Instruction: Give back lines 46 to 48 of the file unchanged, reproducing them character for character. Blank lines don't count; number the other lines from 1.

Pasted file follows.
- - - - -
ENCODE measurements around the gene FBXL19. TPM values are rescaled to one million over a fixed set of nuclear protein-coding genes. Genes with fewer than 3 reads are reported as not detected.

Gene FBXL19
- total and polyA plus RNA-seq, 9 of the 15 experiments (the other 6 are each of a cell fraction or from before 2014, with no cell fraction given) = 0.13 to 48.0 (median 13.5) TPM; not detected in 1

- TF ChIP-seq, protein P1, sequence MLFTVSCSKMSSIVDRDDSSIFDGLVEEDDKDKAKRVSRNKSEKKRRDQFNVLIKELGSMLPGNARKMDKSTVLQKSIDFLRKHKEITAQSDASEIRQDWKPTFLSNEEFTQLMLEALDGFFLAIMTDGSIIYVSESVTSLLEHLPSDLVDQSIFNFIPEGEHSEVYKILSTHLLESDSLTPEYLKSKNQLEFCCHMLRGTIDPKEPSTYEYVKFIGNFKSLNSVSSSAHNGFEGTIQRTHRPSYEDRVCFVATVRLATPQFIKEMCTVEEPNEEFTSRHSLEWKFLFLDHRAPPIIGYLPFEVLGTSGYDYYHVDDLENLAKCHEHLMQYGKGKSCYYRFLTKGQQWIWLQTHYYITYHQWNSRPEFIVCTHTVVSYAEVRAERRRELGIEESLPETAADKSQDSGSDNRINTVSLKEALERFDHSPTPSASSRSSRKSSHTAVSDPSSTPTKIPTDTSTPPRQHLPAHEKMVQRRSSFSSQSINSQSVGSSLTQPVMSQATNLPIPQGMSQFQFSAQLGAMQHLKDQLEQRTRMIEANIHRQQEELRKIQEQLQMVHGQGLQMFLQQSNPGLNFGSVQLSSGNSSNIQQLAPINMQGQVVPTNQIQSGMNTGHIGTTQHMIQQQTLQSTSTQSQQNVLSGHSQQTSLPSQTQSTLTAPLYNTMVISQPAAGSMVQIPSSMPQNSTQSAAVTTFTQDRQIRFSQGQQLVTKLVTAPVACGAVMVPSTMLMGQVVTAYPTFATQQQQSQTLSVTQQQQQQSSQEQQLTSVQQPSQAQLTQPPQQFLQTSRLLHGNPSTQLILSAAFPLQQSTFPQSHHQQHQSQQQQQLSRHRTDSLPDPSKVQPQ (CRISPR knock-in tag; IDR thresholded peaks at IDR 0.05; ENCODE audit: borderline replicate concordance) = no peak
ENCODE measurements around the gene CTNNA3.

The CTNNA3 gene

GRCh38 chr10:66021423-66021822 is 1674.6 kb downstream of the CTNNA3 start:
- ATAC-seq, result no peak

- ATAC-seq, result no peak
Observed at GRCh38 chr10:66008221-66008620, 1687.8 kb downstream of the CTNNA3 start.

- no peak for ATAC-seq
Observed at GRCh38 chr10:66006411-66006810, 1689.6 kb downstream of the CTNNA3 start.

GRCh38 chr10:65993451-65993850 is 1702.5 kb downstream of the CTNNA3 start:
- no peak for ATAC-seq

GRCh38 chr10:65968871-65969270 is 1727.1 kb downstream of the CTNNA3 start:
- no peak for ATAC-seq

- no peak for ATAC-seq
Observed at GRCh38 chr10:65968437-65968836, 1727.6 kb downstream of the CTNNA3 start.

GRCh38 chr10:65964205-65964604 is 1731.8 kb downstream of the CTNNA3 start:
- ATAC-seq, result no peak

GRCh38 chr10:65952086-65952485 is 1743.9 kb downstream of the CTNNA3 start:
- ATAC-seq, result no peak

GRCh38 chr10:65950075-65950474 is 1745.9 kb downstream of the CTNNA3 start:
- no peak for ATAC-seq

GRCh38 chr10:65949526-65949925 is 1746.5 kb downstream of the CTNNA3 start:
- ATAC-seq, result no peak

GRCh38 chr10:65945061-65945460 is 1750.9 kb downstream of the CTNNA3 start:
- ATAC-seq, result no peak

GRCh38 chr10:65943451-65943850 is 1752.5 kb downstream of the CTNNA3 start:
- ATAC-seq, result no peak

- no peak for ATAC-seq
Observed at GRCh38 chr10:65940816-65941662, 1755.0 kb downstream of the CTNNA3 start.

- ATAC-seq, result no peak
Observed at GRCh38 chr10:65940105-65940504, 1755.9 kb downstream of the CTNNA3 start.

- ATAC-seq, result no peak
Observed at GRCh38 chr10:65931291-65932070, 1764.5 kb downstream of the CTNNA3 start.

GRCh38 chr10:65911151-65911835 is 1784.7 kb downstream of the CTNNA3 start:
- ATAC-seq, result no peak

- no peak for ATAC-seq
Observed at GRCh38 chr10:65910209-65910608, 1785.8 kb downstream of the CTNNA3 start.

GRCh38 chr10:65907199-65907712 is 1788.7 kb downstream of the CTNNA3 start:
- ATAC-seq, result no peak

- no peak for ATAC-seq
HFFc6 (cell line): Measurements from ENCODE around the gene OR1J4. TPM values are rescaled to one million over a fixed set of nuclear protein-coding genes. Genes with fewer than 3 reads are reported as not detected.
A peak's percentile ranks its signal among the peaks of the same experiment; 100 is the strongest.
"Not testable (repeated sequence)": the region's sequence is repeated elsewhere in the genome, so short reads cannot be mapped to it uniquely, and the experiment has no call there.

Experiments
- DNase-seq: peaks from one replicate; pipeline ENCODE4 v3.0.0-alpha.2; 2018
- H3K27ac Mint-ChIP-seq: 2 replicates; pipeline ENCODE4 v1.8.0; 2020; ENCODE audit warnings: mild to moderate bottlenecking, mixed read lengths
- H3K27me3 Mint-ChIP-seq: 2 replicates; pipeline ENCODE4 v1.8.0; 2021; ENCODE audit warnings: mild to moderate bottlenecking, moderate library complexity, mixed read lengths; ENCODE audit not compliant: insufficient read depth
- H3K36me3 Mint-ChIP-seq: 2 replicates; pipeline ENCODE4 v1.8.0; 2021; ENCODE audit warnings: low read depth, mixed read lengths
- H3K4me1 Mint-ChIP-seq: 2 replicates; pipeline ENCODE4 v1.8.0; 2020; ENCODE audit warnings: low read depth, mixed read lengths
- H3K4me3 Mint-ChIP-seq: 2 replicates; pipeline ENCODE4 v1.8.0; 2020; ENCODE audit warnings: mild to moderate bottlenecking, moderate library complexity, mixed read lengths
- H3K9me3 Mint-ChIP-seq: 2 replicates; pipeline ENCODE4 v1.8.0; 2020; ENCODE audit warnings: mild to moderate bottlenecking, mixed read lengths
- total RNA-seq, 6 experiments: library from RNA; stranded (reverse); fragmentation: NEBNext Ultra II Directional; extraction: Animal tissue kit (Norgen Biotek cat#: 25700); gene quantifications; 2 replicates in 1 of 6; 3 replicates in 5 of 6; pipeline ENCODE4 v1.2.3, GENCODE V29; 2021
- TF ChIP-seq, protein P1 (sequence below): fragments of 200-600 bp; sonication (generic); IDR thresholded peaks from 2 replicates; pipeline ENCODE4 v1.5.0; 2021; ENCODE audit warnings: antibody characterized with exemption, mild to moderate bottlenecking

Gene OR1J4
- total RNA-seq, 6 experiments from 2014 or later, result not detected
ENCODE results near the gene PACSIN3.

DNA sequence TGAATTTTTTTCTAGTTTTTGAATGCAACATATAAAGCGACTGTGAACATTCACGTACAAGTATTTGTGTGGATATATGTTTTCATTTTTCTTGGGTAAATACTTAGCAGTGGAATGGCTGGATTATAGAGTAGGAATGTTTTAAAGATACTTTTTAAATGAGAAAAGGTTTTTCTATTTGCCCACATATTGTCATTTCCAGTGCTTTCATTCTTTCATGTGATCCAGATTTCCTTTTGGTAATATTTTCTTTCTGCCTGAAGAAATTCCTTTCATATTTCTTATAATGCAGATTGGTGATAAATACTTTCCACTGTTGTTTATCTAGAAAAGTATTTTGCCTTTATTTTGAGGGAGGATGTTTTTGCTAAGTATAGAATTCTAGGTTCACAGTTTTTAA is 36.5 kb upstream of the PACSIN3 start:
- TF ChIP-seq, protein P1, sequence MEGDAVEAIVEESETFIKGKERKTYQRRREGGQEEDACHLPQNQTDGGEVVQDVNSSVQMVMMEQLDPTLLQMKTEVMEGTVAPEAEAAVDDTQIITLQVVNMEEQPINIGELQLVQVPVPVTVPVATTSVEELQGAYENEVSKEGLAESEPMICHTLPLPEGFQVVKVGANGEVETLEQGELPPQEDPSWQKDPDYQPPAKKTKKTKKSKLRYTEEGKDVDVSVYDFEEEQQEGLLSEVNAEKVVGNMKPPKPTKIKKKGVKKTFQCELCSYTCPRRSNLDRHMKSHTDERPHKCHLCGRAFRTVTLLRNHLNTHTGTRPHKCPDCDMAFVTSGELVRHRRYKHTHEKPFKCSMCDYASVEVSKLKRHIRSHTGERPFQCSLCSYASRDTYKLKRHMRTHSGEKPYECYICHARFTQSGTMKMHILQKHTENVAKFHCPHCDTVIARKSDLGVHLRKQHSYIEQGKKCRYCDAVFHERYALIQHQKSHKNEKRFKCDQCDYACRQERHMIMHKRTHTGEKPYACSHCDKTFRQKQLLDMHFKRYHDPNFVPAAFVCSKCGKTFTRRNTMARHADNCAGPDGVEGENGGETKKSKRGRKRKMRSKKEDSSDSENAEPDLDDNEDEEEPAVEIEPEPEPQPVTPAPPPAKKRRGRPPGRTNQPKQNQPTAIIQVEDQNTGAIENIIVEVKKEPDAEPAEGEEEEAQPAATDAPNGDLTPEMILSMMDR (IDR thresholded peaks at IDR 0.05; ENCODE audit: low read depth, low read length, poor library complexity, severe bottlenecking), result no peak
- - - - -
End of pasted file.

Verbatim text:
"Not testable (repeated sequence)": the region's sequence is repeated elsewhere in the genome, so short reads cannot be mapped to it uniquely, and the experiment has no call there.

Experiments
- DNase-seq: peaks from one replicate; pipeline ENCODE4 v3.0.0-alpha.2; 2018